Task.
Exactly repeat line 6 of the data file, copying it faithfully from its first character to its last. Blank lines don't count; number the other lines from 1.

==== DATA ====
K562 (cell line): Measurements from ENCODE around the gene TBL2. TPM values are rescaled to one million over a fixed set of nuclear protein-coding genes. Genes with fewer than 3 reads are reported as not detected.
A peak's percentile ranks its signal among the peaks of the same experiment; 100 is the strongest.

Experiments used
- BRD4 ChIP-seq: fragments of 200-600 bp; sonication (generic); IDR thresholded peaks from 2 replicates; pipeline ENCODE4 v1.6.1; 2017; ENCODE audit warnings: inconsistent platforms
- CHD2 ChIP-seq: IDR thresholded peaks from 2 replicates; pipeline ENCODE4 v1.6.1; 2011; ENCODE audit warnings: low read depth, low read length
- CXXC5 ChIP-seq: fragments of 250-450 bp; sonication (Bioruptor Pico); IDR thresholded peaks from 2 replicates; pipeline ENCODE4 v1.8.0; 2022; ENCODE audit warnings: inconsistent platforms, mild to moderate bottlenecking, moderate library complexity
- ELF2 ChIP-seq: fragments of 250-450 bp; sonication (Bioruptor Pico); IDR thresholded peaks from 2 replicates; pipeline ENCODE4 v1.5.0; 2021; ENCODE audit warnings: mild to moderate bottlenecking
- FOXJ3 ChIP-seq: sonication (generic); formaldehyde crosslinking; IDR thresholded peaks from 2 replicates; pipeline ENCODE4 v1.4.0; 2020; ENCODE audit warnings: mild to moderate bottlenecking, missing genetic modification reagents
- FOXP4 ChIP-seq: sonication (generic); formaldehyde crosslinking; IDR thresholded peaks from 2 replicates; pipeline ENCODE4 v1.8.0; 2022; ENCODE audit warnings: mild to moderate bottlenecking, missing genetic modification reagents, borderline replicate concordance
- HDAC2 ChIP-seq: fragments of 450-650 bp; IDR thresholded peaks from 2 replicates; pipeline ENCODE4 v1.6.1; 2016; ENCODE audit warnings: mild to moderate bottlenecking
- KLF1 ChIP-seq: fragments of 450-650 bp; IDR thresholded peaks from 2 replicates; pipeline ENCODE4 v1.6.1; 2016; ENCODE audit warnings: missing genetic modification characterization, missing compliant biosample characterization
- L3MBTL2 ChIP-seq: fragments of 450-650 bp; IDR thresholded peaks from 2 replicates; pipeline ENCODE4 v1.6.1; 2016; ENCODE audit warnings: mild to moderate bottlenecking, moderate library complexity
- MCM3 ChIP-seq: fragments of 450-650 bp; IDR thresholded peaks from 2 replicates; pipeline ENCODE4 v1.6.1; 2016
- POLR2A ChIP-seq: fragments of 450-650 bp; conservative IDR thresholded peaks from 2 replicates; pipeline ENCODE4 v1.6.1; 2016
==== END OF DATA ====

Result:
- CXXC5 ChIP-seq: fragments of 250-450 bp; sonication (Bioruptor Pico); IDR thresholded peaks from 2 replicates; pipeline ENCODE4 v1.8.0; 2022; ENCODE audit warnings: inconsistent platforms, mild to moderate bottlenecking, moderate library complexity